The Round Table for Responsible Soy can expand, the president of the sustainable soy scheme has insisted.
Speaking to just-food, Jaap Oskam said the initiative has “momentum” after the first batch of soy certified by the scheme was acquired last year, five years after the round table was founded.
“The start of certification of soya farms started last year but it can go fast. The beginning is difficult, there are a lot of start-up issues to be resolved but the momentum is there and then the demand is created – that’s the other part of the coin – I believe it can accelerate,” Oskam said the RTRS annual conference in London this week.
The RTRS is a multi-stakeholder initiative set up to try to encourage the sustainable cultivation of the commodity. Signatories include Unilever, Carrefour and campaign groups like the WWF.
However, questions surround the scheme, including claims by some soybean producers that it is too expensive to cultivate RTRS-certified soy.
“There are aspects of the system that have to be improved,” Jose Eduardo Jorge Born, president of Argentinian agribusiness Caldanes, said at the RTRS conference on Wednesday (23 May). “However, RTRS is expensive to implement, is little known among players in the industry and there is very little market. RTRS is seen as an expense without a proper and clear return.”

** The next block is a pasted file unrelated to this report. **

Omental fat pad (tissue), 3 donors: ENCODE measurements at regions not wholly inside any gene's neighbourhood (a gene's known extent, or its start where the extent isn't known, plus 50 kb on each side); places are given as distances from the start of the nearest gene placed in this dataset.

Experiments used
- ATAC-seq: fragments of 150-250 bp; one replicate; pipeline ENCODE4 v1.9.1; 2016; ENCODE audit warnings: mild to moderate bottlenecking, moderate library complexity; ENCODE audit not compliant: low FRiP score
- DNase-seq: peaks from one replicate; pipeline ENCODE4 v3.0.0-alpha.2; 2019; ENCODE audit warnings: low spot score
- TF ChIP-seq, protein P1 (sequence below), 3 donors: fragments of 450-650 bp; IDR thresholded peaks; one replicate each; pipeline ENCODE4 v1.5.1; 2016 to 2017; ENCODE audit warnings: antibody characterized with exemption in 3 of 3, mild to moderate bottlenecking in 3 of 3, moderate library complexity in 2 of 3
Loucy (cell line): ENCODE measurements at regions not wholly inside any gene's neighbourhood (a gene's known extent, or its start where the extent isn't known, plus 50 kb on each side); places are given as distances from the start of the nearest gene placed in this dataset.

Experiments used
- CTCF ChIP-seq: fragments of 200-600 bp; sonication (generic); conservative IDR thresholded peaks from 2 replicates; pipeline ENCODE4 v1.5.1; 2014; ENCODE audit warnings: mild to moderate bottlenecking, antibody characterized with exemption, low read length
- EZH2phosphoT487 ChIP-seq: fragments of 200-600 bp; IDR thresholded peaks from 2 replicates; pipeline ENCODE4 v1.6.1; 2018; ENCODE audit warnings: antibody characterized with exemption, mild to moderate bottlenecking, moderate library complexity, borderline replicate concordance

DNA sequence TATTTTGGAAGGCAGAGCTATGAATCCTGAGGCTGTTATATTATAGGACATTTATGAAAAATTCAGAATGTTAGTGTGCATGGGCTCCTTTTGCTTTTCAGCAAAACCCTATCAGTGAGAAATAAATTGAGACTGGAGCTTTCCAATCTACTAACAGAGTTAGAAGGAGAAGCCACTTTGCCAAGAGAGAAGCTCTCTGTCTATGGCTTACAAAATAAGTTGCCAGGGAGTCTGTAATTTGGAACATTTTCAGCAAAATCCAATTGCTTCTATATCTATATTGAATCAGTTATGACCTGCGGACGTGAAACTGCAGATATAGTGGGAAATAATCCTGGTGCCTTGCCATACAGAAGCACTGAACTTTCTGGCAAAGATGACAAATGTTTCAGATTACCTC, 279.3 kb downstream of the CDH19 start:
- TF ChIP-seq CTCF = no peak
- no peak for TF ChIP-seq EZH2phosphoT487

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Meanwhile, a report issued this week by campaigners at Corporate Europe Observatory claimed the RTRS had “failed to achieve any social or environmental benefits”.
Oskam acknowledged the concerns of farmers but said those he had met were keen to sign up to the initiative. He also insisted the initiative had made progress on improving the way farmers cultivated soy.
“The farmers’ evaluation tells us that agricultural practice has been improved. They also say it is complex, takes a lot of time, costs a lot of money but they also recognise there are a lot of advantages. They are really eager to make this happen. It is about evaluating what we have pragmatically, step by step,” Oskam said.
In his speech to the conference, the RTRS president, who is also chief procurement officer at Dutch agribusiness Nutreco, acknowledged “upscaling” the cultivation of certified soy would be a challenge.
Almost 300,000 tonnes of RTRS-certified soy have been sold since last June. The initiative is targeting 5m tonnes to be sold by 2015.
Oskam said: “The RTRS aims for the mainstream. We aim for the transformation of the current soy business to a more sustainable soy business.”